Can you tell us about Camp ADventure? How does it work? Is Indoor Recess a similar thing?
Camp ADventure is a remarkable virtual summer internship and ‘camp’ that threw together upcoming advertising talent, current industry professionals as mentors, and top advertisers and creatives as speakers.
It was started by some recent graduates of Virginia Commonwealth University, which is known for its advertising graduate program that creates top talent just out of undergraduate school.
It took the place of numerous internships for young talent that had been cancelled due to COVID-19, and created a space for them to learn about and work for a non-profit client: the International Center for Missing and Exploited Children.
The program lasted, I believe, eight weeks and each ‘bunk’ answered one of three RFPs given to them by the brand. In between working sessions on the task, the creators of the program curated weekly speakers with top tips and Q&A sessions for those looking to enter the business.
My role was as one of the four bunk mentors assigned to a team of students. So those mentors and I had weekly meetings with our mentees to keep them on task and lead them through the process of getting from brief to creative to launch. And let me tell you, these young talents are coming for our jobs fast, which is amazing.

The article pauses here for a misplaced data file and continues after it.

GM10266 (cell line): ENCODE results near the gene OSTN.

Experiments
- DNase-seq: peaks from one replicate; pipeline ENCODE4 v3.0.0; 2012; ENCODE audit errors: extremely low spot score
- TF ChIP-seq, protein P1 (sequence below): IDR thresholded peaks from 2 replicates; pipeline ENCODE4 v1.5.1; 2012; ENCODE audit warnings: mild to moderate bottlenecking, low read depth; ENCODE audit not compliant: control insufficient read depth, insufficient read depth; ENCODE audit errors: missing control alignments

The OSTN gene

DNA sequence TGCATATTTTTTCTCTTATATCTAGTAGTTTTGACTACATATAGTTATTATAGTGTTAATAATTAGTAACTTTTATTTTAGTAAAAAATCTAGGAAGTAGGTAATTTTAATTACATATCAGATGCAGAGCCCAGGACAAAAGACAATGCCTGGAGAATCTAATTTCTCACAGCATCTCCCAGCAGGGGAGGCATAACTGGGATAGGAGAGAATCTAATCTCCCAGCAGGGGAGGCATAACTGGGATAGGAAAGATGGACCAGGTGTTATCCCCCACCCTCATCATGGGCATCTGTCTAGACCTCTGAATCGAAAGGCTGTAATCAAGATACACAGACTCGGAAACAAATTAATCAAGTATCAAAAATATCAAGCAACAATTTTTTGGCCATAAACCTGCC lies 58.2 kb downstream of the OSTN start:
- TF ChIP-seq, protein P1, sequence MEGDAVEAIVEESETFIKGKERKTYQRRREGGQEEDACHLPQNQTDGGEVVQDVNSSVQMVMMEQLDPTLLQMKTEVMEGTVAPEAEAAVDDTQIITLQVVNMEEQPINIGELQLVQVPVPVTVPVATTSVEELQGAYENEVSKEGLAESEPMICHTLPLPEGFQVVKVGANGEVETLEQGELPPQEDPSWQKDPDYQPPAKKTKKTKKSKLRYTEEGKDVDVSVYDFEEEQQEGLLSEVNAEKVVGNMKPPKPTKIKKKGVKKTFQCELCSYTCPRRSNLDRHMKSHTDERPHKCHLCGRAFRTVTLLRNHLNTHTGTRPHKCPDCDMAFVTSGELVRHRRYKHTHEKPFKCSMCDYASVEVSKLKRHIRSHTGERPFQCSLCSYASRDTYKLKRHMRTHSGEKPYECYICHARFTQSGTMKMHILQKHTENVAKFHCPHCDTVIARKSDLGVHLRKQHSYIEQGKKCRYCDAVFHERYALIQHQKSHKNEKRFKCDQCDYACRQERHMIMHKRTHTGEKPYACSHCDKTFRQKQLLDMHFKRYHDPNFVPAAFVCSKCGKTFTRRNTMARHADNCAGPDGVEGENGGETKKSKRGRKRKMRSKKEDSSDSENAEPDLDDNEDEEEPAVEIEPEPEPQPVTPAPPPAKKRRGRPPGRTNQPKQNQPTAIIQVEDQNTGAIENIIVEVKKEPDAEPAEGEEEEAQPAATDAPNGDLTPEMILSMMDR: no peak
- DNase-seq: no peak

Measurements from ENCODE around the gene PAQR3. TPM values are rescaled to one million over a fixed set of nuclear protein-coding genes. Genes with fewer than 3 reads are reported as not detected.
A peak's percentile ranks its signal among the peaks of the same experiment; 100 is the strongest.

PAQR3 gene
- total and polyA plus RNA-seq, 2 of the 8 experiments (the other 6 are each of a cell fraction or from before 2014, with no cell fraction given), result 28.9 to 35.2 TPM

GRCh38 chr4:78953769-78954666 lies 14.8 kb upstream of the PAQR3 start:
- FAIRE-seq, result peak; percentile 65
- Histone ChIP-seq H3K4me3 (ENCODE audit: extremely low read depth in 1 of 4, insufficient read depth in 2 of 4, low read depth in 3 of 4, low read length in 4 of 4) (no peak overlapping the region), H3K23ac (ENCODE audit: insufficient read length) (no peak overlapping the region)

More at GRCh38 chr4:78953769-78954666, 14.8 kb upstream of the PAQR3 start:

Indoor Recess was a similar, though shorter, program than Camp ADventure and it also took place in three separate sessions. Their task was quick: to answer the brief from a (pretty freaking cool) client like Color of Change, Twitch, and Disney Music Group within two weeks.
Again, the teams were meeting regularly and needed to create something out of nothing but, in this program, the time crunch is real. For Indoor Recess, I participated as a mentor for Sessions 1 and 3, and as a judge for Session 2.
What do you enjoy about mentoring?
Mentoring for me has been a reflection of everything I hoped for as a mentee. I try to give every mentee I have an excess of my time.
They ask for 30 minutes; I schedule an hour. They want to meet once; I open up my inbox and cellphone for whenever they need me.
This industry is a difficult one to enter, and a harder one to understand the nuances of. Many of my mentees have asked simple questions like ‘If I curse on social media will it affect me poorly?’ and to be honest, I don’t think it will, but I understand the concern you have before you enter this business.
What are the rules? Can I really wear a sweatshirt to work? These are the simple things that I enjoy chatting with them about, because I had the same questions… but to be honest I’m not sure I asked them.
It’s a ton of fun to see myself a few years ago in those that I mentor: we talk easy mistakes on resumes and in portfolios, and I always tell them about my own screwups. And it’s been exciting to have them mentor me in how to be a better leader. Mentoring has never been a thankless job for me.
What’s your favourite type of work?
My favourite type of work is with a brand that’s ready to push into a new space, and takes the time to try to do it well. I’m working with a client right now that’s behind a new Gen-Z brand of feminine care, and the amount of time we’ve taken to make sure we are giving this the right voice and the voice it deserves is at the core of why I’m in this business. To communicate with a larger audience, but to do it correctly.